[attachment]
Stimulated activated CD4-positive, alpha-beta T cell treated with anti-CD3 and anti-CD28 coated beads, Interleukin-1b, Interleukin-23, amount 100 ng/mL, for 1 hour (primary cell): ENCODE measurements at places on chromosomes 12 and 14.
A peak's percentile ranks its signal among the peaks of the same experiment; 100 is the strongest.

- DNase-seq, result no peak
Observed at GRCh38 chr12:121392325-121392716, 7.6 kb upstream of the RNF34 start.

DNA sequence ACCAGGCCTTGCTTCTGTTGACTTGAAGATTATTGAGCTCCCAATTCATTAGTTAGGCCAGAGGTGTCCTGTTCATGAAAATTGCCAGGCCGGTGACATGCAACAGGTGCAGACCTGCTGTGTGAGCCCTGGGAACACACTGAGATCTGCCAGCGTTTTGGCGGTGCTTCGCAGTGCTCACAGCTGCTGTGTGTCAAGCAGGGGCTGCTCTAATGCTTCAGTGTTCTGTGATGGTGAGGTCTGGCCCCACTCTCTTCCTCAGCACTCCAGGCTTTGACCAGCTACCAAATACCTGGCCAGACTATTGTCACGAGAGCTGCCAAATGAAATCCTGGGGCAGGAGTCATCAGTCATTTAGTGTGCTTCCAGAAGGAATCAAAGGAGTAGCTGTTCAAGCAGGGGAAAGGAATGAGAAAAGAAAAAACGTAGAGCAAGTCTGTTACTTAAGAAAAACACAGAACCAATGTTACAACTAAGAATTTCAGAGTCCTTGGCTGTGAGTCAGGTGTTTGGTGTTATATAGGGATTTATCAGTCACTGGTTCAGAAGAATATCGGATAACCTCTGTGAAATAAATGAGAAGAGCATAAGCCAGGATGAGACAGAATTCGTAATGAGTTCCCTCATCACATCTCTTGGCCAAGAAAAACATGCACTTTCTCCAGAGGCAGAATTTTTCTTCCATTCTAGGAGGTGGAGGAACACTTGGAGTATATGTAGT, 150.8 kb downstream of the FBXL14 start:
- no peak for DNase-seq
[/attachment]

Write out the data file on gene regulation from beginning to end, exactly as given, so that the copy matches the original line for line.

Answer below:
Stimulated activated CD4-positive, alpha-beta T cell treated with anti-CD3 and anti-CD28 coated beads, Interleukin-1b, Interleukin-23, amount 100 ng/mL, for 1 hour (primary cell): ENCODE measurements at places on chromosomes 12 and 14.
A peak's percentile ranks its signal among the peaks of the same experiment; 100 is the strongest.

- DNase-seq, result no peak
Observed at GRCh38 chr12:121392325-121392716, 7.6 kb upstream of the RNF34 start.

DNA sequence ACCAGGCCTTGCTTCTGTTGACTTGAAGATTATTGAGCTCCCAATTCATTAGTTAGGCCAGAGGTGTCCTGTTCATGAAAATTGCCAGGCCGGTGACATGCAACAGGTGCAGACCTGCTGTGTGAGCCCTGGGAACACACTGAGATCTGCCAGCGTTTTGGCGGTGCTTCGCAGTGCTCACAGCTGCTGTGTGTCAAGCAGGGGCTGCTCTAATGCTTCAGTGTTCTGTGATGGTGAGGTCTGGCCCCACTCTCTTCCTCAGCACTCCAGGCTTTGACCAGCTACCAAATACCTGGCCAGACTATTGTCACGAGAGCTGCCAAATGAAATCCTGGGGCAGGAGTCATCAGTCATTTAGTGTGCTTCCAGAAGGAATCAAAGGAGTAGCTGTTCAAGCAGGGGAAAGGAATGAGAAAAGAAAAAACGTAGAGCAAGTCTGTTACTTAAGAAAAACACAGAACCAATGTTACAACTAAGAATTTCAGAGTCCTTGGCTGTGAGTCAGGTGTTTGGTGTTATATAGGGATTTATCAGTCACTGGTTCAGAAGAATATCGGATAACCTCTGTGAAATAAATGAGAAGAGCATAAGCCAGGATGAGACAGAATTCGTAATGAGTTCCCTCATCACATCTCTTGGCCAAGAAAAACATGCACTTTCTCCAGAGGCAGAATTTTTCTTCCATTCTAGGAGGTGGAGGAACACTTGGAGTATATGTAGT, 150.8 kb downstream of the FBXL14 start:
- no peak for DNase-seq